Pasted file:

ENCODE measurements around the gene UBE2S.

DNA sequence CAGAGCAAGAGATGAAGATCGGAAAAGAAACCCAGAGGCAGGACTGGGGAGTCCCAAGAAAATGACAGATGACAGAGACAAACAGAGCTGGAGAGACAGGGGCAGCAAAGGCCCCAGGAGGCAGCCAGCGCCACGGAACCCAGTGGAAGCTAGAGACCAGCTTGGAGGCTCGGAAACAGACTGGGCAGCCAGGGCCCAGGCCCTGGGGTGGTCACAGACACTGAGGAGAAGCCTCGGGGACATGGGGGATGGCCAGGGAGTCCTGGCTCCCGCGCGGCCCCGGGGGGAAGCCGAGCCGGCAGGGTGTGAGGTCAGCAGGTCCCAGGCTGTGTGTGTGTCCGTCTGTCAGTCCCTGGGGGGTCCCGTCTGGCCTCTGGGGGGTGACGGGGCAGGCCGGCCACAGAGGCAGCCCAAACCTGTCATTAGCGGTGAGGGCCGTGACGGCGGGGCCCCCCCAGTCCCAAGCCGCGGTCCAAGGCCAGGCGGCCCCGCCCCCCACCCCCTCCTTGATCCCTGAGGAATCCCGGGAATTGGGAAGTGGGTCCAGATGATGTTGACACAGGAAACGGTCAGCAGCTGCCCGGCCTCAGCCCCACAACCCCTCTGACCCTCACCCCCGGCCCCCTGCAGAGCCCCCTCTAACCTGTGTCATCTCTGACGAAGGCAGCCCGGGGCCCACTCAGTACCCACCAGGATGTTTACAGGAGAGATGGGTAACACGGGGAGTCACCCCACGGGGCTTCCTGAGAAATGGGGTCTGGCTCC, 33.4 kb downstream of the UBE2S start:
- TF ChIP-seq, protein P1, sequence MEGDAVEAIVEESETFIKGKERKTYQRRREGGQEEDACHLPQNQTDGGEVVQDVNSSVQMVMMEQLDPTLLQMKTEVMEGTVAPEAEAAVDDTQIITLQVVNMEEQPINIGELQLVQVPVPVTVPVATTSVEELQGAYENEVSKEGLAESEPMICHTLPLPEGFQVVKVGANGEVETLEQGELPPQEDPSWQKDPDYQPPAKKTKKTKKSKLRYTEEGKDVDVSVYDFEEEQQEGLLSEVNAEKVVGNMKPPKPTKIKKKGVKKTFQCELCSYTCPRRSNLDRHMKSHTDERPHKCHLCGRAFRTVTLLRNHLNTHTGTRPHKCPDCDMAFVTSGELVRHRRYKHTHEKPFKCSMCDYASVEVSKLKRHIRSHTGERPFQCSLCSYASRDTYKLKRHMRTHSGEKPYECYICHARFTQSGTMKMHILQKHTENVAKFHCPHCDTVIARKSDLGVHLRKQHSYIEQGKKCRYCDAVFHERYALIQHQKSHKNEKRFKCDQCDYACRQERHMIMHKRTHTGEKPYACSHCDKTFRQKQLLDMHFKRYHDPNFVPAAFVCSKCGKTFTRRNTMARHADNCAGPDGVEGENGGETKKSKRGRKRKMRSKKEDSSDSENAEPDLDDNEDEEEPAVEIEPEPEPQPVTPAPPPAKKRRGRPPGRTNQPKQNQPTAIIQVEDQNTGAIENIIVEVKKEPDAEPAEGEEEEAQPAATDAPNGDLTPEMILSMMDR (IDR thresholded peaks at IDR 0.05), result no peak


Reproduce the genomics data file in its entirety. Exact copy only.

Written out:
ENCODE measurements around the gene UBE2S.

DNA sequence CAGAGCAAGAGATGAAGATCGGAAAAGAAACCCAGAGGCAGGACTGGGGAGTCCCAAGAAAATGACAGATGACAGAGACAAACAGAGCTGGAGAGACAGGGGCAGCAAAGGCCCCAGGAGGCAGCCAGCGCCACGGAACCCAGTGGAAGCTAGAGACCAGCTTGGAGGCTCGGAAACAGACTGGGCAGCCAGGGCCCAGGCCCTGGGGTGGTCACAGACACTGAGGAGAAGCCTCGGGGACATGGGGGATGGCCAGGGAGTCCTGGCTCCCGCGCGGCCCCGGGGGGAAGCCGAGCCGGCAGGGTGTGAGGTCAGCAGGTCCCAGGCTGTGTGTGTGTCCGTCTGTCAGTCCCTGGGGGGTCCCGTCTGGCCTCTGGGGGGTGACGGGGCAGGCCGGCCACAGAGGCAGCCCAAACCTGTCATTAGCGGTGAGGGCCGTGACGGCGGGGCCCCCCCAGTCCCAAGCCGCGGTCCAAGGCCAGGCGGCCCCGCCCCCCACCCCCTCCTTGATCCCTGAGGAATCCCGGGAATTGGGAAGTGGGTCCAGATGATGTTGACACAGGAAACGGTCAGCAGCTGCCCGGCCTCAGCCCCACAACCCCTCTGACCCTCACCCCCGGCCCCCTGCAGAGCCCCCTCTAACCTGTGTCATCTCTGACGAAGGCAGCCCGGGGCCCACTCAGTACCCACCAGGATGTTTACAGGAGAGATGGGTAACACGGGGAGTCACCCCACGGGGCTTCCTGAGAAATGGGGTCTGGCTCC, 33.4 kb downstream of the UBE2S start:
- TF ChIP-seq, protein P1, sequence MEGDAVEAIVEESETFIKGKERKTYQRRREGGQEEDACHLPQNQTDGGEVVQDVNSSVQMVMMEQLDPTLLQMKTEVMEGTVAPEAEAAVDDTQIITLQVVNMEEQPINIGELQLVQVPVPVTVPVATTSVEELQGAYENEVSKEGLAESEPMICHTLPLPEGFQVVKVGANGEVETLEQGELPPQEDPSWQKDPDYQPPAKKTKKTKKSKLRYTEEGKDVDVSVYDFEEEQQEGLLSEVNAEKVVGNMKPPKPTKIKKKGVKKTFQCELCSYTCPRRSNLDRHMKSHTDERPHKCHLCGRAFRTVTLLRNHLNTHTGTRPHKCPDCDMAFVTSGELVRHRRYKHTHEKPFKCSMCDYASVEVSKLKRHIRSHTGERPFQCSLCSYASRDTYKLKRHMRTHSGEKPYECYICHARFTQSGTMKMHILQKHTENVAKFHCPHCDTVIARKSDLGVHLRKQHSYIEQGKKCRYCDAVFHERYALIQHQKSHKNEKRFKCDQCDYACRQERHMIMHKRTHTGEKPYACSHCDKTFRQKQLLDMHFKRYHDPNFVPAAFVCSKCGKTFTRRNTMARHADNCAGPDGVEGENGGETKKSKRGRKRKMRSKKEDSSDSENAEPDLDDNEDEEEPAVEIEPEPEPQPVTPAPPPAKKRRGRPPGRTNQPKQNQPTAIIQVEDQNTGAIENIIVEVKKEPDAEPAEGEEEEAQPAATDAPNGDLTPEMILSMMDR (IDR thresholded peaks at IDR 0.05), result no peak